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In re Giorgi

Supreme Court of New Jersey

November 26, 2018

In the Matter of John Nicholas Giorgi

         District Docket No. XIV-2014-0167E

          Bonnie C. Frost, Esq., Chair Bruce W. Clark, Esq., Vice-Chair Peter J. Boyer, Esq. Hon. Maurice J. Gallipoli Thomas J. Hoberman Regina Waynes Joseph, Esq. Eileen Rivera Anne C. Singer, Esq. Robert C. Zmirich

          Ellen A. Brodsky CHIEF COUNSEL Paula T. Granuzzo deputy chief counsel Melissa Urban first assistant counsel Timothy M. Ellis Lillian Lewin Barry R Petersen, Jr. Colin T.Tams Kathryn Anne Winterle assistant counsel

         Dear Mr. Neary:

         The Disciplinary Review Board reviewed the motion for discipline by consent (censure or such lesser discipline as the Board deems appropriate) filed by the Office of Attorney Ethics (OAE), pursuant to K 1:20-10(b). Following a review of the record, the Board determined to grant the motion. In the Board's view, a censure is the appropriate quantum of discipline for respondent's violations of RPC 1.15(a) (commingling) and RPC 1.15(d) (record keeping).

         Specifically, during the relevant time frame, respondent maintained an attorney trust account (ATA) at Unity Bank (Unity). On April 4, 2014, respondent caused a $38, 604.09 overdraft of his ATA, which Unity promptly reported to the OAE.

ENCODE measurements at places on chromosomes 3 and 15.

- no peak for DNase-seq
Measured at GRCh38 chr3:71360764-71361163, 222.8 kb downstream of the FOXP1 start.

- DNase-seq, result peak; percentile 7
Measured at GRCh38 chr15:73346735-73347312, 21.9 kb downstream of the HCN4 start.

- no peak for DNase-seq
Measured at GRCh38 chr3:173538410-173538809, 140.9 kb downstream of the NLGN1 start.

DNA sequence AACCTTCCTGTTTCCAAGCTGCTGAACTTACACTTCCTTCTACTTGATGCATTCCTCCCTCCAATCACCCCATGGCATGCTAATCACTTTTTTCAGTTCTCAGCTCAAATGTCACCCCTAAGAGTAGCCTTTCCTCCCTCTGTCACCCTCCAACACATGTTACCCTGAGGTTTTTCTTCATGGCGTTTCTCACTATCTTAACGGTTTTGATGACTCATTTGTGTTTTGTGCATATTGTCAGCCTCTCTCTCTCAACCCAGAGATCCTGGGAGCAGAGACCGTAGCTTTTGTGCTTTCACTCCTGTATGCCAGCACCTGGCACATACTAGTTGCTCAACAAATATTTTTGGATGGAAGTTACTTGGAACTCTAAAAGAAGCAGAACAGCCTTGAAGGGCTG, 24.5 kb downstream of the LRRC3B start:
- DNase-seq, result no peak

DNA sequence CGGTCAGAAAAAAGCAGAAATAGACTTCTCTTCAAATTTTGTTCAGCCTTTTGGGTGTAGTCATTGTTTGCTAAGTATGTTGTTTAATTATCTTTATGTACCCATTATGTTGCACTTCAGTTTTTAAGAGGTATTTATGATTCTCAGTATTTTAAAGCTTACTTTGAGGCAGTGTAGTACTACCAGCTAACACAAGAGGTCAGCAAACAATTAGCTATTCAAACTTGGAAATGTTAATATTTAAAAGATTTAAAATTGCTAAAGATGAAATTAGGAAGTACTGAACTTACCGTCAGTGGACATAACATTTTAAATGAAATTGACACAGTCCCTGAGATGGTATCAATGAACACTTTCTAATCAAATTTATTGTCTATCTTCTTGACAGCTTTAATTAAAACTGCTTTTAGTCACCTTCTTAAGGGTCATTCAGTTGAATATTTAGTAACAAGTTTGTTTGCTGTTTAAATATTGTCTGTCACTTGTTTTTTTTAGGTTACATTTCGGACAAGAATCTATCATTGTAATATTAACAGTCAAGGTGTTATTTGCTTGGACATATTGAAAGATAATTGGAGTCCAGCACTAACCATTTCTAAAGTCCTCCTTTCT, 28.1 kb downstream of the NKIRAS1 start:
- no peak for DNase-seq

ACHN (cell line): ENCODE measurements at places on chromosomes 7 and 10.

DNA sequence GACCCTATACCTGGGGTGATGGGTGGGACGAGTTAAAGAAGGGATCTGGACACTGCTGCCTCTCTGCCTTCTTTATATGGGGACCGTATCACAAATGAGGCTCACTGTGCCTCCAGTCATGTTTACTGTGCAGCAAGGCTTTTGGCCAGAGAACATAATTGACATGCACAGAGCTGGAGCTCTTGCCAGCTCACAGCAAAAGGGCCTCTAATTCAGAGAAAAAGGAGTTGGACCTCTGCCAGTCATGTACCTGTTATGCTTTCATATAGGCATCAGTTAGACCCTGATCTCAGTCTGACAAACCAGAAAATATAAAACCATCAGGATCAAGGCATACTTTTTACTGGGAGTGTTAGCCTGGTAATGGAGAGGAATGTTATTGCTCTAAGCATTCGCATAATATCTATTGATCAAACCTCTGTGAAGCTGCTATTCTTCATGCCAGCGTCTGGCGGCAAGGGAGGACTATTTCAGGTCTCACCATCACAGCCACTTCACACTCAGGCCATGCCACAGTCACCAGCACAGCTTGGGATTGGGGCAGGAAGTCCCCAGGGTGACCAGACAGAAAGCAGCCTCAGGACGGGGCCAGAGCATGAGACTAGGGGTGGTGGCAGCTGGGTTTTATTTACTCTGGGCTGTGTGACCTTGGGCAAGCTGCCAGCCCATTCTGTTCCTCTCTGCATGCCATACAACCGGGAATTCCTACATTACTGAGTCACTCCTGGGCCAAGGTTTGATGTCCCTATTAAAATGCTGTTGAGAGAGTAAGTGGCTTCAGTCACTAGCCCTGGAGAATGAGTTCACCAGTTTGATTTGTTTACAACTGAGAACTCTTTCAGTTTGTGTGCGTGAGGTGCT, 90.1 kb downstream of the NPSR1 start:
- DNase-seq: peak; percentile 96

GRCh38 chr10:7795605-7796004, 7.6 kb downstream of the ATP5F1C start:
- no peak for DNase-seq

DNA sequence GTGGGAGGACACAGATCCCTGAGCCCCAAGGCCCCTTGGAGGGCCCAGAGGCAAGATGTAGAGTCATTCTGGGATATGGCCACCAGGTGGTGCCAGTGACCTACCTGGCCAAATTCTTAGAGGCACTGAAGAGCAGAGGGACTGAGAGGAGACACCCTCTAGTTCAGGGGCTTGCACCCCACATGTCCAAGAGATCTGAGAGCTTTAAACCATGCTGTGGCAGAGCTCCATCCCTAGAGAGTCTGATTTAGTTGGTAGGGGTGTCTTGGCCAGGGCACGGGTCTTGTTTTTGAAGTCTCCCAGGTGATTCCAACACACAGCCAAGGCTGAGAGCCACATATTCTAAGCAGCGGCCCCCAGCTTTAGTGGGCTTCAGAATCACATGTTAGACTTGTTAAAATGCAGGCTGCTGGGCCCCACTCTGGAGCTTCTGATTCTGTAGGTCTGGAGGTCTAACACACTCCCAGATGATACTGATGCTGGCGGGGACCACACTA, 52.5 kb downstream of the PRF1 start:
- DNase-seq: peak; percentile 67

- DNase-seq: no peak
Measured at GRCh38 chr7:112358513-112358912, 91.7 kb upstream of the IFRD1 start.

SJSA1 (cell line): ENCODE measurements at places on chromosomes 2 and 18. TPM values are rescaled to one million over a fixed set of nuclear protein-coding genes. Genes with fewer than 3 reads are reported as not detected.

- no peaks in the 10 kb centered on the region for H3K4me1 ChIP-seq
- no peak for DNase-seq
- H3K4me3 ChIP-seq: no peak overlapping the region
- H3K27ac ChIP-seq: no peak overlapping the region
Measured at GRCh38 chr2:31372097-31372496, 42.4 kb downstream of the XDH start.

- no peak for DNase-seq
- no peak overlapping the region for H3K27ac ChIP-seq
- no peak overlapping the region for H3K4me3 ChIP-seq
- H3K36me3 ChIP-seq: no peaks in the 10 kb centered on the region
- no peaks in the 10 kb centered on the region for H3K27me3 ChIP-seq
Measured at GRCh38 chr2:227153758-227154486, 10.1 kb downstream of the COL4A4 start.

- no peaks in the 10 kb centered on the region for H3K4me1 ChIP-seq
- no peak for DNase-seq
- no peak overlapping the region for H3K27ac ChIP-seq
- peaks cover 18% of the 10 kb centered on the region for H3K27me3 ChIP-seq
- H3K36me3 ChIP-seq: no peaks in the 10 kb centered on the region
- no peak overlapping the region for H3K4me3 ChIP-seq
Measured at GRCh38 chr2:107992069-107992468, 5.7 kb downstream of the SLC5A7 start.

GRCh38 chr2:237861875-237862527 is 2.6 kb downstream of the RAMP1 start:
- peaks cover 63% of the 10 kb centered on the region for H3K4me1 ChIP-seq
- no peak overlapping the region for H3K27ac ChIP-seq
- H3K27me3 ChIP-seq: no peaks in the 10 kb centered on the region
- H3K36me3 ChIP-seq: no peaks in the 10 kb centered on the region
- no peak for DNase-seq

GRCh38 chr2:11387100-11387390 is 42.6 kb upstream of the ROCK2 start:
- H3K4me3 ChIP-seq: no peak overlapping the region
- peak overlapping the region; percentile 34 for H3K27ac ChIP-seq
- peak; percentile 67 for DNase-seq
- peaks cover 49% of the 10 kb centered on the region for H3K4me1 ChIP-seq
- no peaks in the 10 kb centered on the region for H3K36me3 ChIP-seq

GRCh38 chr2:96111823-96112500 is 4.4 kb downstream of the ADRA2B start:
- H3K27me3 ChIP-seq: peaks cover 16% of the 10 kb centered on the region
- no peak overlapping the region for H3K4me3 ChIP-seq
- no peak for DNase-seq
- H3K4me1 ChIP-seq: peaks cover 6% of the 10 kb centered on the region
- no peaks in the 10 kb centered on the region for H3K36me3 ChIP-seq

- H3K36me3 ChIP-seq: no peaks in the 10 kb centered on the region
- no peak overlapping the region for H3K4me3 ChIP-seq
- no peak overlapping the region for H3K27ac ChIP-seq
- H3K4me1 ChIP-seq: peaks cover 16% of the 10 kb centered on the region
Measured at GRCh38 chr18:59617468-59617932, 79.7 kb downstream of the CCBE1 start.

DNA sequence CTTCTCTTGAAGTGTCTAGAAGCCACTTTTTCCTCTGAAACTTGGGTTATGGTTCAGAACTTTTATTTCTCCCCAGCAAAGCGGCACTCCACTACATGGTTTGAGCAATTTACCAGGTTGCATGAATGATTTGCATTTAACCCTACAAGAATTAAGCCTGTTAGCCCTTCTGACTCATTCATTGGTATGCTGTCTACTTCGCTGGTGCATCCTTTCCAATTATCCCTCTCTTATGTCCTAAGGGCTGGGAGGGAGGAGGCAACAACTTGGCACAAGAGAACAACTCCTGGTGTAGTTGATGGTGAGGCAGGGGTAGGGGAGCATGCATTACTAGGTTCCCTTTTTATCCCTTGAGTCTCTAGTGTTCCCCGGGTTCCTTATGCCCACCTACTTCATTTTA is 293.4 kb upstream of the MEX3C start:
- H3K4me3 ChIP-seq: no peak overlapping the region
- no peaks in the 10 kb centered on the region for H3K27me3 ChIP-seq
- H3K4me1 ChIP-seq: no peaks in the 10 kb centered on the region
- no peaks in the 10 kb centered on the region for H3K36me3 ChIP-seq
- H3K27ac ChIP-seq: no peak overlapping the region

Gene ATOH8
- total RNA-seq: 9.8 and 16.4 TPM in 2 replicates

Prior to the OAE's receipt of the overdraft notice from Unity, respondent had self-reported the overdraft to the OAE by letter, dated April 7, 2014. In that letter, respondent asserted that the overdraft was caused by his mistaken belief that $452, 080.43 in proceeds from the sale of real estate had been deposited in his ATA. He, thus, had disbursed that same amount from his ATA to a third party. Specifically, on or about March 28, 2014, respondent sold real estate in Jersey City, on behalf of his limited liability company, Lunar Investments, LLC (Lunar). On April 2, 2014, he mistakenly deposited the sale proceeds in Lunar's bank account. On April 3, 2014, having confirmed that the deposit had cleared, but mistakenly believing it had been made to his ATA, respondent wired $452, 080.43 from his ATA to NJR Properties, one of Lunar's investors.